Friday, December 16, 2016

Tchaikovsky, Pyotr ilyich. The Nutcracker & Eugen Onegin, Ballet Music.

From my collection.
Bought in 2010.
First listen: 24-5-2013.
Second listen: 16-12-2016.
Label: DECCA.
CD 31 & 32 from 35.
Recording dates: 1986.
Recording venue: Probably Jesus Christus Kirche in Berlin, Germany.
Recording engineer: Not named.
Running time: 46:13 & 55:42.
Classical relevance: Worthwhile to have, but with some caution.

Works performed:
See heading.

Works performed by:
Berliner Philharmoniker, Semyon Bychkov.

These are the only  2CD'S  in this mega box that were not recorded by DECCA engineers it seems. It only gives a recording year (1986) and the city of Berlin as the recording place, but no mention of the engineer. For me this is also the odd one out in the box, in the sense that I miss the balletic Schwung in both performances. Bychkov it seems, does not come natural to ballet music, for this performance is rather stiff, certainly in the first act. It's distant and rather cold in approach, technically excellently done, but one does not admire the outcome. It gets better when the second act begins, starting with "A Pine forest in Winter" as far as the "Dance of the Sugar-Plum-Fairy", from there on until the Apotheosis,  it's back to coldness. So, we all know that the second act holds all the musical goodies like all the dances, starting from "Chocolate: Spanish Dance" right through to "Dance of the Reed Pipes". This he does with ease and dare I say, emotions. That part I enjoyed most. But a big contrast to the first act!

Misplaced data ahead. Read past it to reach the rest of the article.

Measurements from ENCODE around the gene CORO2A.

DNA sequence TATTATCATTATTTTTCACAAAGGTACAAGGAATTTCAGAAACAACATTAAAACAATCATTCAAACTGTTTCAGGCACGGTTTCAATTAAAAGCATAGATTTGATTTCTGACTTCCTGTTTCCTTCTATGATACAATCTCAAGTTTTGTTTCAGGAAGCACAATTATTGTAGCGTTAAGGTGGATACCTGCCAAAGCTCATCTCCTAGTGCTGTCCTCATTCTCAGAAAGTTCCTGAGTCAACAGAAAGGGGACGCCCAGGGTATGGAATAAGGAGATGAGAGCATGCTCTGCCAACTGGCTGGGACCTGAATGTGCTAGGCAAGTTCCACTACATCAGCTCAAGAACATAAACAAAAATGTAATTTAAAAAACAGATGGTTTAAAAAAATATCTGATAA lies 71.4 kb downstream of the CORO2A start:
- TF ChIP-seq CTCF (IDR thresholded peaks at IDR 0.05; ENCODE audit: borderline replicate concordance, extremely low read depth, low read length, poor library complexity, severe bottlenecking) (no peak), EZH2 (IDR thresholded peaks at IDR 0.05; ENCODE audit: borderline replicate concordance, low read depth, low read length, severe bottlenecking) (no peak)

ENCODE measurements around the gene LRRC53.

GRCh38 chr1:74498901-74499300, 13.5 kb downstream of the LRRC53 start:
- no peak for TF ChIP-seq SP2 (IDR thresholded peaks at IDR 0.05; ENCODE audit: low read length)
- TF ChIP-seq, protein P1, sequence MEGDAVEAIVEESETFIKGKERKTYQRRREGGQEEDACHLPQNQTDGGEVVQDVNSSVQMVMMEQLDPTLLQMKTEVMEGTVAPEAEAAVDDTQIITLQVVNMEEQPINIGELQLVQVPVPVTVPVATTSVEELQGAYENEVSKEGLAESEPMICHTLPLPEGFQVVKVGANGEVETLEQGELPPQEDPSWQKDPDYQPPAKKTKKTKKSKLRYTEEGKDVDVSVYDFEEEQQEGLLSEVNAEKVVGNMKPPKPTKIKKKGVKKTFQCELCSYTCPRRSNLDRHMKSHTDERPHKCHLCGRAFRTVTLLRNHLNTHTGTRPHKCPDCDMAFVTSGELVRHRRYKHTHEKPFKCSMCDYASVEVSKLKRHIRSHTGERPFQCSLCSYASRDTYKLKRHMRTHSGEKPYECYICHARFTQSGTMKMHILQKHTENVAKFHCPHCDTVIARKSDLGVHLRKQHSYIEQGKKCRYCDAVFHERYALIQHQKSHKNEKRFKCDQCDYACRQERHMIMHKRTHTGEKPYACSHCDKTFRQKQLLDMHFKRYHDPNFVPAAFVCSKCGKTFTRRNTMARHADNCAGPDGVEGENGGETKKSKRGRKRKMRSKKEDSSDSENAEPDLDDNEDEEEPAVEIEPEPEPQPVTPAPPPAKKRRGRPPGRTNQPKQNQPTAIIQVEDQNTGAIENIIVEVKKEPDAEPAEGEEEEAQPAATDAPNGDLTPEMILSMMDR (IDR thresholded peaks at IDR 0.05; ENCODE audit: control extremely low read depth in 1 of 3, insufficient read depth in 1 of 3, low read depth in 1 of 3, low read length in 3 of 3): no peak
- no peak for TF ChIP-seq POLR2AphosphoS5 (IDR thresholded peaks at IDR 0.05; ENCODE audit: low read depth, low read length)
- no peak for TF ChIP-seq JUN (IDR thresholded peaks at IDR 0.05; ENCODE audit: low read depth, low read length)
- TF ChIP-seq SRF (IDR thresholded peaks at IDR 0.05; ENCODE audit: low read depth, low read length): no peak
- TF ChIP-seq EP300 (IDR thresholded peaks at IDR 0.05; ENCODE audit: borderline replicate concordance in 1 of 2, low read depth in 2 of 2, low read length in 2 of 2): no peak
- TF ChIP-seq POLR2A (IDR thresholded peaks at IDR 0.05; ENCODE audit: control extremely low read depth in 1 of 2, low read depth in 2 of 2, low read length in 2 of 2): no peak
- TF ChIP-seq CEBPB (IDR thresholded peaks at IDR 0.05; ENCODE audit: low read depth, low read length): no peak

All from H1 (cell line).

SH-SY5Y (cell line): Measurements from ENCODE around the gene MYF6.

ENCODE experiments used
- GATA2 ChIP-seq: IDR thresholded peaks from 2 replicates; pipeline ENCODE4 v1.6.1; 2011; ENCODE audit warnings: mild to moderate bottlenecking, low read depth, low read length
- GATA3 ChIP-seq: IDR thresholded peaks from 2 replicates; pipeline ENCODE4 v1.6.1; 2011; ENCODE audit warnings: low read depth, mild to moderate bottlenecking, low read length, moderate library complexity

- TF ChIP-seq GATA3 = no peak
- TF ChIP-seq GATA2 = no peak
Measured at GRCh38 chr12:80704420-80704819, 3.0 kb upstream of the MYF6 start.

Eugene Onegin is well enough done with 3 movements, especially the "Valse" and the following "Polonaise".
As to the sound, well that is very good, plenty of detail, depth in the soundstage, there's not a single thing you miss, times the brass and especially the flutes can get hard on your ears, the sound simply hardens up when the volume goes up, and that is quite frequently. So I thought the venue could be this church I mentioned, because it's acoustics gets rather nasty on brass when the volume increases. I heard that not to long ago with the Bruckner recordings by Riccardo Chailly, also on DECCA. The recording dates must have be spread out, for the second act sounded much better as the first. But all said and done, it is a good interpretation to have, but there are certainly better recordings around. Valery Gergiev's recording on Philips, down rated by many, but lauded by me. People always forget that this is a concert performance for orchestra only, and not an accompaniment to the actual ballet. There the tempi's should be much slower as in a concert performance. And it has state of the art sound too. 

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